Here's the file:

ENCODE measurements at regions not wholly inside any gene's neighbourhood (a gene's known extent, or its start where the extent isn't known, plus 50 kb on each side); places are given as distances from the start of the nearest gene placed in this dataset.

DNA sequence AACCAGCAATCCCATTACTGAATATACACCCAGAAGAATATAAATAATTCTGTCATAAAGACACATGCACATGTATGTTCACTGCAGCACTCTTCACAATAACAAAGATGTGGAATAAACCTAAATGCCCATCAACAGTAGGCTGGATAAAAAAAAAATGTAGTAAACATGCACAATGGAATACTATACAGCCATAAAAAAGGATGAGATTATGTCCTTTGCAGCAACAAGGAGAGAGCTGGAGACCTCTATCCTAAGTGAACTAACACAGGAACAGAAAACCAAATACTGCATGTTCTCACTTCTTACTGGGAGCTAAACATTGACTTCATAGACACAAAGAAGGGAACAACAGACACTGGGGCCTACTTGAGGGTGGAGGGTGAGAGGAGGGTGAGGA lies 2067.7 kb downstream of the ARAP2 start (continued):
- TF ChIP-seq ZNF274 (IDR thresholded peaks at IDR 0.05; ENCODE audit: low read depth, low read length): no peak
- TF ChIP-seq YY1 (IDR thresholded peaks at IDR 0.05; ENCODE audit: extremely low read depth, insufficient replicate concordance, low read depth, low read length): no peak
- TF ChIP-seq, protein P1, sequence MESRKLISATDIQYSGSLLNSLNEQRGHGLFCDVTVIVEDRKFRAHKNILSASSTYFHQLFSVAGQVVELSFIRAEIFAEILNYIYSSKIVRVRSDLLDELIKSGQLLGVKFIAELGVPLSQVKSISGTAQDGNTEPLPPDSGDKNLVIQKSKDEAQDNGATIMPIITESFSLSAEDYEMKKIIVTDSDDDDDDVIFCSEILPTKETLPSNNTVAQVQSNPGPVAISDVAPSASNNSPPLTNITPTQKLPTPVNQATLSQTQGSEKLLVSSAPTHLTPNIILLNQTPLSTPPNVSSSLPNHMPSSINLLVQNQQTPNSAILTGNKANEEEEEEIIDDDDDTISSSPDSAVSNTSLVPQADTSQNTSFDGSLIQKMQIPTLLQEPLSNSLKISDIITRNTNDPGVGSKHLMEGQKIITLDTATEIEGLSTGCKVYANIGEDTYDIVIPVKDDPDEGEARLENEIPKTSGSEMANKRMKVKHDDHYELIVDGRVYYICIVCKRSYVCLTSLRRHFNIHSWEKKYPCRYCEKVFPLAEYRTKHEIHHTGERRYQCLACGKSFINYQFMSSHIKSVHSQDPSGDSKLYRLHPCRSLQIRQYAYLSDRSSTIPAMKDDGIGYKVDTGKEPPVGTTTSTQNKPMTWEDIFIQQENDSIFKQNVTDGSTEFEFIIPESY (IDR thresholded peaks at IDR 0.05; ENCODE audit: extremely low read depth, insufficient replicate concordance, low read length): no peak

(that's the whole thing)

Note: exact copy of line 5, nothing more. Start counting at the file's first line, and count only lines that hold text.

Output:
- TF ChIP-seq, protein P1, sequence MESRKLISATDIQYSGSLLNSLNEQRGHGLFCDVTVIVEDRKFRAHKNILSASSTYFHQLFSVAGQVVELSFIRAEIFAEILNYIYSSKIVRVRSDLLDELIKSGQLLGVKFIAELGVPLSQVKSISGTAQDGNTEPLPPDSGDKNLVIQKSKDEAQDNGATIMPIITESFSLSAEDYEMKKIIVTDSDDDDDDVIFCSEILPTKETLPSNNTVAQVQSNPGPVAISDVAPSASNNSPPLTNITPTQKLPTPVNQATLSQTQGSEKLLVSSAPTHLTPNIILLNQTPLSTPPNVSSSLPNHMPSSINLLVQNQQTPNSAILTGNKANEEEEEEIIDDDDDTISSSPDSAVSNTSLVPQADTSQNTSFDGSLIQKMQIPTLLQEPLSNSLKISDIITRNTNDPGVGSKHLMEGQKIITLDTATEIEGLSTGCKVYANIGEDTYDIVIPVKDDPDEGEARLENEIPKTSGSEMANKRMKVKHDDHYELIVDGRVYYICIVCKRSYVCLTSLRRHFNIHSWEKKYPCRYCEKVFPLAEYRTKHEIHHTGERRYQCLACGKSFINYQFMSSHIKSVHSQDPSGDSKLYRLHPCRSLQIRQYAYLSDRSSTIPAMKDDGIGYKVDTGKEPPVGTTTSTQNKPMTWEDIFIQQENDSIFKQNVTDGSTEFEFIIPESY (IDR thresholded peaks at IDR 0.05; ENCODE audit: extremely low read depth, insufficient replicate concordance, low read length): no peak